Wednesday, June 09, 2010

A Girl Named Aletheia

At some point in the last year-- I don't remember when exactly-- I noticed that I no longer felt intimidated by philosophical speech, not from the mouth of anyone. Which isn't to say that all speech lost its power to intimidate me; compelling engagements in certain kinds of pop-rhetoric still captivate and quiet me. But that kind of speech, "pop-rhetoric" we'll continue to call it, has a very different purpose than philosophical speech; the many conventional language games we play in popular commerce are a kind of currency, grounded in power. The more confidently someone can use social conventions of communication, the more powerful in that social sphere a person can be.

And though philosophical rhetoric may also be a kind of currency, what's for sale isn't power. It deals in, for lack of a better term, Truth. Right perspective. Though it's likely that there is never a moment of philosophical communication free of power play, still it seems to me that a sincere attempt at "loving wisdom" is usually experienced as a directing of energy outside our conventional commerce, rather than into it-- that is, in philosophy we attempt to purchase, if it's possible, something outside human meaning. And I think the end of my intimidation from this sort of truth-bartering began when that purchase began to seem rather incomprehensible. Which is around the same time I met a girl named Aletheia.

No, not a girl, but if I do ever have the pleasure of having a daughter, I'd like to give her that name. Both for the sound, and for the concept it points to. And if I do give Aletheia as a daughter's name, it will already have been the pre-Socratic name for truth, one which Heidegger resurrected in the 20th century. That's right: Aletheia is a theory of truth. But not Truth in the way you are thinking; an unusual sort of truth. But what are you thinking?

The thinking, I think, usually goes like this: Truth is when you get something right in words. Right? There is coffee in my cup. Right, this is true. Hm. Well, what do you mean that it's true? I mean that there is coffee in my cup, in fact. I mean that I was right to say, "There is coffee in my cup." My words are in a true relationship with the world. This way of thinking about truth is often called "correspondence theory," and has its roots in the Socratic philosophers. Thomas Aquinas, a theologian who set the table of Christian theology using Greek dinnerware, stated this theory of truth very simply: “A judgment is said to be true when it conforms to [...] external reality;” or, as he said elsewhere, "Truth is the equation of things and intellect."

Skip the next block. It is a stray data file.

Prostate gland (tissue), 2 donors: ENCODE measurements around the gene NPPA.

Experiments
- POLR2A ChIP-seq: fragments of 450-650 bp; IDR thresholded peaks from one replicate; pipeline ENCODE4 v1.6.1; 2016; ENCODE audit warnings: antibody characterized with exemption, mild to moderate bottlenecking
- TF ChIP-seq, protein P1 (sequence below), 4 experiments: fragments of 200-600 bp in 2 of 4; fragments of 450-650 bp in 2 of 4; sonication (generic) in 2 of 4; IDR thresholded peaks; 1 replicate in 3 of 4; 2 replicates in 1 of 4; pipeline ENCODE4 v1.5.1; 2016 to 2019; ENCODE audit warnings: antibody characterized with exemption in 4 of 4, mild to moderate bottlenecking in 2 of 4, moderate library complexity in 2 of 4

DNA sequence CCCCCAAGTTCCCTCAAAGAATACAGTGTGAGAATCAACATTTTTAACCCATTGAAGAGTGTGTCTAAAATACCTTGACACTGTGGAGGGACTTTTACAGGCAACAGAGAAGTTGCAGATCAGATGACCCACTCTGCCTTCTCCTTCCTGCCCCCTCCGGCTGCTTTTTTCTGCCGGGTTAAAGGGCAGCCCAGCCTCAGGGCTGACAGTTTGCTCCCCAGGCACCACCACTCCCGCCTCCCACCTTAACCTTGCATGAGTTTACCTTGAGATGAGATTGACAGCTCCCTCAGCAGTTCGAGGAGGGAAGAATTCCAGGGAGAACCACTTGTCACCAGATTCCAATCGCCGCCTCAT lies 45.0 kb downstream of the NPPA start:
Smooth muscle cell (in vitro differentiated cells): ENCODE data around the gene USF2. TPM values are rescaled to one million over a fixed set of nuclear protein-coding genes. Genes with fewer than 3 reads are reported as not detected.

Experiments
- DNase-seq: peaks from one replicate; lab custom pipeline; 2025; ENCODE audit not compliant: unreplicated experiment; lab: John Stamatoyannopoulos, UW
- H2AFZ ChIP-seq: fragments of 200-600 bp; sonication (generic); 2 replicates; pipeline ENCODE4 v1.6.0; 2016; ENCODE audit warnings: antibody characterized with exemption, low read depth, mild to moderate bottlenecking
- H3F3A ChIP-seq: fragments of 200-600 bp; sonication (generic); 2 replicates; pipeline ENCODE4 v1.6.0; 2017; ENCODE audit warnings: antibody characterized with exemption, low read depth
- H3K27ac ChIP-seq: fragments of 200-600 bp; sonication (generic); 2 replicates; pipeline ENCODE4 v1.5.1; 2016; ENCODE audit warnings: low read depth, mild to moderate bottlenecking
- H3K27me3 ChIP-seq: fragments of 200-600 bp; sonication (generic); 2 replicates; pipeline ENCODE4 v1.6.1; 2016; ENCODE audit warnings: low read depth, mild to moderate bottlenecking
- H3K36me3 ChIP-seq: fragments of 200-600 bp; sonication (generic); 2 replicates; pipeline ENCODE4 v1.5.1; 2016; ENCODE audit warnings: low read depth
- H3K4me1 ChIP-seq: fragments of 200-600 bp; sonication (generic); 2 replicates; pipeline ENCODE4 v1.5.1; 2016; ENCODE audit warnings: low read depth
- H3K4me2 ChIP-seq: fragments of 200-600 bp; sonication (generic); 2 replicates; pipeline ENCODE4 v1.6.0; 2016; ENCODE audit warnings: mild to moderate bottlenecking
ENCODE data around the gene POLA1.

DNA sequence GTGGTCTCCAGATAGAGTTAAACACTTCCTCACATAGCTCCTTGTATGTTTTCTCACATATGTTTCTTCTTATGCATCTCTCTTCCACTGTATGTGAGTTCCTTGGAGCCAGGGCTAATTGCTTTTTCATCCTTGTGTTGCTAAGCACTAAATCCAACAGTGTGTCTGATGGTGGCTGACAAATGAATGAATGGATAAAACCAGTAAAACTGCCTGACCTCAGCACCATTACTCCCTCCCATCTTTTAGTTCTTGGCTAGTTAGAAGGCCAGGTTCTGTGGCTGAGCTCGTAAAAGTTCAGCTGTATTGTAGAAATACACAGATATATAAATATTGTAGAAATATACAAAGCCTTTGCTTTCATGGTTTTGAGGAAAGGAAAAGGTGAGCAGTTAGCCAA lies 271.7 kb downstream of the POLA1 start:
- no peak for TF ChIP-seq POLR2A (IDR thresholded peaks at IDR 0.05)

An aside: It's fun, right? That everything that you know was made by others for you to know. Perhaps it's true that there is nothing new under the sun, but it's certainly true that there is nothing new inside your head. We take things for granted, like truth and things, but these are little purchases that have been made, little market changes that you were born into. This life you're living (the one we're talking about) is a fiat money system, with no one at the helm who knows what's up. So, we keep inflating, borrowing, lowering rates...

There is another kind of life though, one that isn't in words. And there is a theory of truth for that as well: Aletheia. This theory of truth says: "truth does not reside in language." Truth doesn't happen when I say something about the world. After all, the picture of a pipe is not a pipe. Nor is the idea of a pipe. But is a pipe a pipe? "Ceci n'est pas une pipe." If I tell you that there is coffee in my cup, by this theory I am giving you instructions about what will happen to you if you come into contact with what we've agreed to know as a cup, and speak of as such.

An aside: I typed that phrase-- "truth does not reside in language"-- into ye olde google yesterday, and came up with a particularly annoying use of the phrase, because the author (of a blog, yes) almost meant something by it, but ended up falling short and contradicting himself in the next few sentences. Which is ... just a little annoying. It'd be like looking up the phrase "Human dogma" and finding a watered down expression of apathetic relativism. Real estate I've purchased via squatter's rights, so keep your hands off my apple tree. No matter how small and crooked it may be.

There ain't nothing new in my head neither, and yet I persist in making little power plays with language. "Look! I'm right!" Yes, and now the world can end, satisfied finally. Thank you.

All the while, Aletheia dances in a corner. All the while that other theory of truth made by the other theorists, the first theorists, the ones who first purchased abstract property, is what we all ... where we all... live. In presence. For the pre-Socratic Greeks, and for Heidegger, truth is aletheia: that which shows itself, that which is revealed to us in presence. Not what we say about it, how we represent it, how we conceptualize it, but what shows. My statement about my cup isn't true, but it is a representation of truth, of an event.

I've made her case very poorly, I know, and I'm quitting before I've begun. My head swims with weird fishes. I've made her case poorly. Have I been making a case? But she isn't for sale; Truth isn't for sale. It's not something you can have, he says definitively. No, because by this way of thinking, truth is something that simply occurs. Sorry. We'd all like to be rich in truth, but the picture I'm seeing right now is one in which claiming you own the truth is like claiming you own the sunshine. Okay. Okay. Thank you.